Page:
In April 2018, Martin Lewis, a UK entrepreneur and TV presenter famous for founding the Money Saving Expert website, announced his intention to sue Facebook for defamation. He claims that over the past year more than 50 sponsored posts linking to fake news articles featuring his name or likeness to promote scams have been published on the platform. This is despite the fact Lewis has informed Facebook that he does not advertise and has reported the fake adverts to the service.
Facebook under fire for a lack of control over advertising
Martin Lewis is a trusted name for UK consumers looking to save money, so it's no surprise that scammers have used his reputation to try to trick people out of money. For example, one victim thought she was investing over £100,000 ($140,000) in an investment scheme approved by him. Lewis claims that Facebook has been slow to remove adverts that infringe his rights by using his name and image to indicate he endorses a product. He also insists that the onus should not be on him to report every single advert that infringes his rights and that Facebook should automatically delete such adverts – or at least verify their origins before publication – given that the company has already been notified that he does not advertise.
Lewis is asking for exemplary damages. This means that the damages being sought will be significant enough to have an impact on the company rather than, as Lewis says, be considered "a cost of doing business."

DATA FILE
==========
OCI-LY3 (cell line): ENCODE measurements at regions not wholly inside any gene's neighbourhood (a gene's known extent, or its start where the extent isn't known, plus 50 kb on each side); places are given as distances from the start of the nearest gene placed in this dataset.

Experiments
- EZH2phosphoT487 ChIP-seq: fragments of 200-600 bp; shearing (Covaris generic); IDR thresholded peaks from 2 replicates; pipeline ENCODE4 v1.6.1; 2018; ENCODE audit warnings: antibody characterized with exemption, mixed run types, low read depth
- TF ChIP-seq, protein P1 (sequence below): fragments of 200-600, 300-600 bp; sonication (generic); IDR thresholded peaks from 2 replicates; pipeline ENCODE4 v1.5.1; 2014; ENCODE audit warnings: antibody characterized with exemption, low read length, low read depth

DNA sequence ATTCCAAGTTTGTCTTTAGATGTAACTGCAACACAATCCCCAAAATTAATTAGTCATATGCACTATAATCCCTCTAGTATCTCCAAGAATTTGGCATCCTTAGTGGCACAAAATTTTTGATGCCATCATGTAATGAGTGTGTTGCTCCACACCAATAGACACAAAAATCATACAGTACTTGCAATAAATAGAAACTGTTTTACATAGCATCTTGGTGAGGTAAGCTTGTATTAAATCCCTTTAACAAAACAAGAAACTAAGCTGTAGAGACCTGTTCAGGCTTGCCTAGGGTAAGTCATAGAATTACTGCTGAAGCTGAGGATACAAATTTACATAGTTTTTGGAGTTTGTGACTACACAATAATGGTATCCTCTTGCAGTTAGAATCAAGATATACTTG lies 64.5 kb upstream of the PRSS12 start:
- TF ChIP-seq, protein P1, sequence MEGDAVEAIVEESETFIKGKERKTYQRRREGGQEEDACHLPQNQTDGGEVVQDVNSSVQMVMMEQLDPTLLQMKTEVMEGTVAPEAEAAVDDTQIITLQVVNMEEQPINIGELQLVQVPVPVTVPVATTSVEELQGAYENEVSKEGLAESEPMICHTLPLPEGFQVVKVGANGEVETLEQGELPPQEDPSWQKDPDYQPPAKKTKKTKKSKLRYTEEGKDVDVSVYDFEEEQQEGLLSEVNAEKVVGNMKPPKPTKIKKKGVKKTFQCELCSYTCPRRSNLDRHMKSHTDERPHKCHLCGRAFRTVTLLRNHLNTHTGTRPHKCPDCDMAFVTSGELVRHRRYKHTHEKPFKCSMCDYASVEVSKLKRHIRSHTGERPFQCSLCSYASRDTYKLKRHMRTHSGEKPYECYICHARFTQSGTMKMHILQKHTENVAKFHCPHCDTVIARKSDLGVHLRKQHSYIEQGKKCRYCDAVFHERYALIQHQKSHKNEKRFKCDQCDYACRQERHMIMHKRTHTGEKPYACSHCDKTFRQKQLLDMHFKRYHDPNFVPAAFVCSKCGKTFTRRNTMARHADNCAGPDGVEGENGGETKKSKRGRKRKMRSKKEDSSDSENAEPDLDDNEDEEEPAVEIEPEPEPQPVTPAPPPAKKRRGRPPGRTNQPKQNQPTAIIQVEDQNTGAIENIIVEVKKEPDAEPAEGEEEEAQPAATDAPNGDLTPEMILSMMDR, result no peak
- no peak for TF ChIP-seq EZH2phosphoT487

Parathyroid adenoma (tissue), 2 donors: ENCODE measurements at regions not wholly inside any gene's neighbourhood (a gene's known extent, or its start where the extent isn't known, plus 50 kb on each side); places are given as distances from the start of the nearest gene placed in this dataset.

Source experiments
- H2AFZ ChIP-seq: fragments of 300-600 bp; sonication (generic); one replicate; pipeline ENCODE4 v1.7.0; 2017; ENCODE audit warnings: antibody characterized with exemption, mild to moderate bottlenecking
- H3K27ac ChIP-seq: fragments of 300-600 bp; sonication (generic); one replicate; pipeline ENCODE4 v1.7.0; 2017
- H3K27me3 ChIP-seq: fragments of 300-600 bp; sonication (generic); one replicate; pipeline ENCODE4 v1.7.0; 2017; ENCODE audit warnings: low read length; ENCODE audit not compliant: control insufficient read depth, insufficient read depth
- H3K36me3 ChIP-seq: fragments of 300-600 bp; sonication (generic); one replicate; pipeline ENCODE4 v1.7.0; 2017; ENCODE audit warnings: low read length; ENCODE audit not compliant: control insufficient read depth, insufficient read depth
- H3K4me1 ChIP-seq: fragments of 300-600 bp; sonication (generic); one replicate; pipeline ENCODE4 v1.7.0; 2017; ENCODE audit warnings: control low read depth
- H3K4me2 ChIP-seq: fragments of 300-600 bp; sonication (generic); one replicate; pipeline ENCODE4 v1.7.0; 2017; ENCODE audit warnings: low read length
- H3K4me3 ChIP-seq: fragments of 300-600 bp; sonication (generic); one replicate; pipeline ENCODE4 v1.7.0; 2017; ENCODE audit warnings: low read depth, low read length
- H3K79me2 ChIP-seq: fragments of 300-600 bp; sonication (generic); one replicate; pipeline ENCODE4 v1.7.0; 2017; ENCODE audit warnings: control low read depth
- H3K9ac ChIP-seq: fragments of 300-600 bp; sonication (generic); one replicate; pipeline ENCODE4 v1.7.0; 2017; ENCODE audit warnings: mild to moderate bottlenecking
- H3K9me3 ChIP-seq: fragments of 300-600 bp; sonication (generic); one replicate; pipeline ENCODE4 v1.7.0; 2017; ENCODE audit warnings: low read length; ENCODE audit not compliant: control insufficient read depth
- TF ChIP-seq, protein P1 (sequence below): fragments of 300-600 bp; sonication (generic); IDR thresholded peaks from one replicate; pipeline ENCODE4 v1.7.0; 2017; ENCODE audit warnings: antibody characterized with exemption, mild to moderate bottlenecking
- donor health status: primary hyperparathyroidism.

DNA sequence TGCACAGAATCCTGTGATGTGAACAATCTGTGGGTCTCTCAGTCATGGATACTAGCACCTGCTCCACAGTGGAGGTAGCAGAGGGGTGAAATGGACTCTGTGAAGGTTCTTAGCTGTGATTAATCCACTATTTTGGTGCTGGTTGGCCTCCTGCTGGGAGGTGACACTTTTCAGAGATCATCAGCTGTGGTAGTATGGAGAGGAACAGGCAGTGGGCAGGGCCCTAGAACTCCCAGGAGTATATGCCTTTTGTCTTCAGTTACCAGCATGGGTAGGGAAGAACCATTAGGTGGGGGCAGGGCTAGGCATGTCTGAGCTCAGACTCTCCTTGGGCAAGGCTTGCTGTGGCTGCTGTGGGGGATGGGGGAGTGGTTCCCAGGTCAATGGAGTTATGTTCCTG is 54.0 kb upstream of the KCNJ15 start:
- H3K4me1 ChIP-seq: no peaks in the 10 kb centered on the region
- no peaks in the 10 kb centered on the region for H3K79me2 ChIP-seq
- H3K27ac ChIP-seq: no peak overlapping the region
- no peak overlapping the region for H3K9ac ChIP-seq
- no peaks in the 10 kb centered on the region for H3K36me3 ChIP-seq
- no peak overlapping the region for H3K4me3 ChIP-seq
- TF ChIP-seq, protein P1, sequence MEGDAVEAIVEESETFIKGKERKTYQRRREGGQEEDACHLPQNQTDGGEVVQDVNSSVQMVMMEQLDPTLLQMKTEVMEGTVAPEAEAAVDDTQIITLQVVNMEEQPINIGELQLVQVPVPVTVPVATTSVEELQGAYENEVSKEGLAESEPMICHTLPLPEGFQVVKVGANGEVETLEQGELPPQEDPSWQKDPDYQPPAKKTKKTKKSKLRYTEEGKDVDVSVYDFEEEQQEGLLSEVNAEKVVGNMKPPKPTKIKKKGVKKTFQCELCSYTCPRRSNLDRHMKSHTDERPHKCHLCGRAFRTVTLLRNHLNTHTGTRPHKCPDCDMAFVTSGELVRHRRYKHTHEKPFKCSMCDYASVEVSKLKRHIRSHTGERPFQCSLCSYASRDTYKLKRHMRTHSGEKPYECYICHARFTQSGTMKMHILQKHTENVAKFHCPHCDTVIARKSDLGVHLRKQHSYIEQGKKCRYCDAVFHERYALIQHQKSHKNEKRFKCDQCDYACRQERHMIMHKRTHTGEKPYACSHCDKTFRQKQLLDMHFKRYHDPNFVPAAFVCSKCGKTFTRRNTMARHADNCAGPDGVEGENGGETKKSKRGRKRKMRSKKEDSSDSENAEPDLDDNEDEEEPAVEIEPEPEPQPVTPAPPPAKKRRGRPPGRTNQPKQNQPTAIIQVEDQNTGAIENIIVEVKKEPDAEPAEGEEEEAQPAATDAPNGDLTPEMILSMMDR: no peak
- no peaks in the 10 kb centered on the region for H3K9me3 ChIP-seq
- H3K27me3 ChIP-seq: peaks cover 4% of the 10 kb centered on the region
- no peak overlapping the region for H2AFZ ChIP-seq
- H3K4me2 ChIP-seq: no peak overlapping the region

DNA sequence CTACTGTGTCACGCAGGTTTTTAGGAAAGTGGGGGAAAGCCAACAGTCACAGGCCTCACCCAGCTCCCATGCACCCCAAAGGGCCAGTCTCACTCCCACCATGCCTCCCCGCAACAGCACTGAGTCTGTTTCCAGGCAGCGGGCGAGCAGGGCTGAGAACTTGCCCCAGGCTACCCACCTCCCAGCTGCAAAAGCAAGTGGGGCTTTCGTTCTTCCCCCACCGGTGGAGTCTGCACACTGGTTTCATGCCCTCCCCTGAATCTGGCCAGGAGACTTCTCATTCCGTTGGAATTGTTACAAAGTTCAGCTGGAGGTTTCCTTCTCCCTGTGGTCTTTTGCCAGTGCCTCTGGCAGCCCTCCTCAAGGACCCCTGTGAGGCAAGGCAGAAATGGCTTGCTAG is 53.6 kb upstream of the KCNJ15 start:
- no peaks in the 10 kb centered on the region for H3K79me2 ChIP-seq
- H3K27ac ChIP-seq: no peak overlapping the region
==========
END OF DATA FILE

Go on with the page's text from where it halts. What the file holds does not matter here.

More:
The lawsuit is partly a publicity stunt for Lewis: he hopes that it will draw attention to the fact that he does not support the kinds of "get rich quick" schemes that fake ads and associated fake news articles publicize. If he wins he hopes to open a legal avenue for redress for other public figures who have had their reputations damaged by fake adverts. But even if he loses and Facebook doesn't make changes to the way it moderates advertising content, he hopes it will encourage people to talk about the issue.
Lewis's argument that Facebook should have more control over the advertising it accepts is a compelling one, and more lawsuits from other public figures are almost certain if Facebook persists in allowing scammers to use the platform to advertise with fake news. More problematic than any damages is the possibility that Facebook will be found by the UK courts to be a publisher rather than merely a platform for publishing. If found to be a publisher, it will have to start taking more responsibility for content published on its platform. This will be expensive for Facebook due to moderation costs and likely lawsuits from other public figures.
Charlotte Palfrey, Senior Analyst, Communications and Social